Two popular federal programs, each of which sets aside government research and development money for small businesses, are set to expire on Sept. 30 if Congress does not act to renew them. The Small Business Innovation Research (SBIR) and Small Business Technical Transfer (STTR) programs set aside 2.5 percent of federal R&D dollars for small business innovations that benefit 11 federal agencies, including the Health and Human Services Dept. and the National Science Foundation.
The programs, which were established nearly 30 years ago and must be reauthorized about once a decade, funneled about $2.2 billion to small companies in fiscal 2011. While they generally receive bipartisan support, the programs have come close to expiring and been extended on a short-term basis a dozen times since 2008, with the latest quick fix taking place last May.
At issue in long-term reauthorization is whether the programs should be open to small businesses majority-owned by venture capital and hedge funds, an idea pushed by biotech and venture capital groups and their allies in Congress, but opposed by independent small business advocates, who fear that non-venture-capital-backed companies would lose out in the competition for government dollars.
When a compromise bill that would have reauthorized the programs for eight years failed last spring, they were saved by a last-minute congressional continuing resolution. This time, however, even a short-term fix looks remote, says Rick Shindell, a technology consultant in Washington state who publishes a trade newsletter called SBIR Insider.
Targeted for Spending Cuts?
Although the small companies that benefit from SBIR and STTR have previously rallied at the 11th hour to save the programs, “there’s fatigue this time around,” Shindell says. “I would not be surprised if they lapsed.” Although they are funding conduits, SBIR and STTR are often mislabeled as “free government money” or excess spending, a particularly potent idea for Tea Party Republicans intent on cutting government programs. And Shindell notes that partisan gridlock has resulted in other programs lapsing recently, including funding for the Federal Aviation Administration.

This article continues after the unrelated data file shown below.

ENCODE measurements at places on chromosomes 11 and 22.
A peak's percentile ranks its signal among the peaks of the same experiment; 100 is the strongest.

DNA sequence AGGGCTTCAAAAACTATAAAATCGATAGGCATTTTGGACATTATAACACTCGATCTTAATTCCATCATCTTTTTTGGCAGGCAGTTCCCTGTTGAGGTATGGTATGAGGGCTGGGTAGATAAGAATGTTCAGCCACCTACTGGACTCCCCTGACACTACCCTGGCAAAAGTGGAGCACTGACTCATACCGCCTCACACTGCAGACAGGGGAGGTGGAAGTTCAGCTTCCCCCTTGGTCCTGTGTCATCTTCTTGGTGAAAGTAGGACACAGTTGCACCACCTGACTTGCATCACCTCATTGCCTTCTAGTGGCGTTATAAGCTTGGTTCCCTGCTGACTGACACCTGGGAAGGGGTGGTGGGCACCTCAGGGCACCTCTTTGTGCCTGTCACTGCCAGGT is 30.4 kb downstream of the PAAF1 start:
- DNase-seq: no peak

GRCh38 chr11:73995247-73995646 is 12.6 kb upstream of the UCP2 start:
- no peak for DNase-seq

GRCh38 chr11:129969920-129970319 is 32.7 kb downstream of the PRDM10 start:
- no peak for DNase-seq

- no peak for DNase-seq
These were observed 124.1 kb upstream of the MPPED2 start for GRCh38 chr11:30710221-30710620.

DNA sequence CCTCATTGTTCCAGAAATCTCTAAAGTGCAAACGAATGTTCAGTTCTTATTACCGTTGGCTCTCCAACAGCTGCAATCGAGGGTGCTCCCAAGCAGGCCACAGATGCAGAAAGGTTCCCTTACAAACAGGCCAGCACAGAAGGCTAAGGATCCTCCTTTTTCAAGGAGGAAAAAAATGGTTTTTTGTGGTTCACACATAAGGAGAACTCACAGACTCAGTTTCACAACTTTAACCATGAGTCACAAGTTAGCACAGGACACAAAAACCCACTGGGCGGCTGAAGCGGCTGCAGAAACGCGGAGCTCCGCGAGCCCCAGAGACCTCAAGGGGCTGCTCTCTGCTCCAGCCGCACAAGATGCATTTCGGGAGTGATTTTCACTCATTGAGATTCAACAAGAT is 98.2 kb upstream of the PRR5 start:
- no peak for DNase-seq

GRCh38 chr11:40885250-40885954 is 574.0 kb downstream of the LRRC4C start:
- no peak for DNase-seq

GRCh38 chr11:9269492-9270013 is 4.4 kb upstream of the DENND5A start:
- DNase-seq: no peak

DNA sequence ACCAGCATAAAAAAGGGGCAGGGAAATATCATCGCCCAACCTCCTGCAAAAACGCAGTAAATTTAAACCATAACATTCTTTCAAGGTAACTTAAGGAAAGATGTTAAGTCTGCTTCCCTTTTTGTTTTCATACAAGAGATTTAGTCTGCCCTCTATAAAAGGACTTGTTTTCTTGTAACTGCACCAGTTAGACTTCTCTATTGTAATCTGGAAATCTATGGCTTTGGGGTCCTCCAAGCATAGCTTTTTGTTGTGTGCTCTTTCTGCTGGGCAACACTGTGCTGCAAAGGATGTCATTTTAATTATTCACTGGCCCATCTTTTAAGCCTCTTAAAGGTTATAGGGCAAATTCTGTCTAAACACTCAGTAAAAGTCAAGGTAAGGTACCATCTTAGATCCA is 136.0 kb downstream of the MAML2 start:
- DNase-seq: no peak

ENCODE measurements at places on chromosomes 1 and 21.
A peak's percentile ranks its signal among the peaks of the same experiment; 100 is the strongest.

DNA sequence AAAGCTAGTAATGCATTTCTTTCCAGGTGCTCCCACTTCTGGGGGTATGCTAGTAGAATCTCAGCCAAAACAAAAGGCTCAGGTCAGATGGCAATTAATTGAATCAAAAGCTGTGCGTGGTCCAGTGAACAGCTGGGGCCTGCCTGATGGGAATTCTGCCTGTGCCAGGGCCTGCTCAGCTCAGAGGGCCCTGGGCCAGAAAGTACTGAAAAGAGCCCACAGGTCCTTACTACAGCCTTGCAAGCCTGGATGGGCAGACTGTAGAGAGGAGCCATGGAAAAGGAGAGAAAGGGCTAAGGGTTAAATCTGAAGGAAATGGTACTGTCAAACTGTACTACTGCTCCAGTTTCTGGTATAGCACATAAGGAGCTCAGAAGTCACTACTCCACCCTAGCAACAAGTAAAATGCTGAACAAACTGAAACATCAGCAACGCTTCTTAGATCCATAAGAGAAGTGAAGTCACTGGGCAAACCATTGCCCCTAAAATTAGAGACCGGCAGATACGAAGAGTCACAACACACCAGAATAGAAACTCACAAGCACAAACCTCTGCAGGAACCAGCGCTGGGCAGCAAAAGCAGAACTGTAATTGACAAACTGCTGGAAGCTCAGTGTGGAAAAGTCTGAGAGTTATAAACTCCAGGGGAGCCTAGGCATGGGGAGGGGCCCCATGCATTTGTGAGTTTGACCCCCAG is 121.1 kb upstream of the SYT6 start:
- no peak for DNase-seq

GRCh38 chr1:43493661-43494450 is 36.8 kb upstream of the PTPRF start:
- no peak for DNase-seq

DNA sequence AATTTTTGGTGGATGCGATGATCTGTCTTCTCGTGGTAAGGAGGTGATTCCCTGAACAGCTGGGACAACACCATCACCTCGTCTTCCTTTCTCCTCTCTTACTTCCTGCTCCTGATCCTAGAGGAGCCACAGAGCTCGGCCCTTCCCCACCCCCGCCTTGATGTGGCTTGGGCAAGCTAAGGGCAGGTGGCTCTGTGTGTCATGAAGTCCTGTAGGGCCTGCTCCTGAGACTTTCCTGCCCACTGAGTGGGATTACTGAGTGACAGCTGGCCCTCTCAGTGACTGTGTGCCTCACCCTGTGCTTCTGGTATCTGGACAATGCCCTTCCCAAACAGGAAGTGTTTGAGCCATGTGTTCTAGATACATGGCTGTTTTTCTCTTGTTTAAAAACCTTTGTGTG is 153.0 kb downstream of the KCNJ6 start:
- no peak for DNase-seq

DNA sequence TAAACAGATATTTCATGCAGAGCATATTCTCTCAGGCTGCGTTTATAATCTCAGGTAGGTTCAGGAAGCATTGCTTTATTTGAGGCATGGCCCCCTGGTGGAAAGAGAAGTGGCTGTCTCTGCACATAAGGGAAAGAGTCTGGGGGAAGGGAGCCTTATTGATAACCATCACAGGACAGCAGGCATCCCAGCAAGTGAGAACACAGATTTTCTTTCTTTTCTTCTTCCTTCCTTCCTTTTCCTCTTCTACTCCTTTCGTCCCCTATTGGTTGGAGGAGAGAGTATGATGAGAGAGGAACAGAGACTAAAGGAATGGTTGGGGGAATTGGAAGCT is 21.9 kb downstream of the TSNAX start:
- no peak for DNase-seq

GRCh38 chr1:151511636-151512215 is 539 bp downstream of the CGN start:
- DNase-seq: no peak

The programs briefly lapsed in 2000 but were reinstated. If that happens this time around, Shindell says, currently funded contracts would go forward but unspent 2011 funds and set-asides for fiscal year 2012 would be put on hold.
That would be devastating for companies like Modus Operandi, an $8 million Melbourne (Fla.) defense contractor with 60 employees. Currently, the company is working on 14 SBIR contracts worth about $3 million, says George Eanes, vice-president of business development. It was founded 25 years ago with no outside funding and sold off its commercial division after it began focusing on developing intelligence analysis software for the Defense Dept. nine years ago, he says.
“If SBIR is not renewed, it would really hurt this company bad. We employ engineers and PhDs and I don’t have the luxury of being able to keep them on overhead like a big company would. The only reason we can pursue this work is because of the SBIR grants. Otherwise, I’d have to look at facing some tough challenges of maybe letting some of these people go,” Eanes says.
Venture Capital Warning
Alex Laats, a general partner at venture capital firm Commonwealth Capital Ventures in Waltham, Mass., worries that if the programs are put on hold they may never return. “It’s hazardous if these programs are not really thoughtfully addressed now. If reinstituting SBIR is put on the back burner, it may stay there forever. There’s always something more pressing that comes first before small business,” he says.
Until a year ago, Laats was a division president at a small business that worked hand-in-hand in the 1960s with the Defense Dept. to develop early Internet routers and Cold War technology. In his venture capital job, he is tasked with finding small companies whose initial research has been funded by SBIR grants and whose resulting technology is ready to be developed commercially.
“We will always have a healthy defense budget, even if there are cuts. The issue here is whether it should be mandatory that a portion actually go to small business,” Laats says. “Saying that we have to make cuts and we’re going to cut the small business part—that is the most innovative, fast-moving segment of business research—seems un-American.”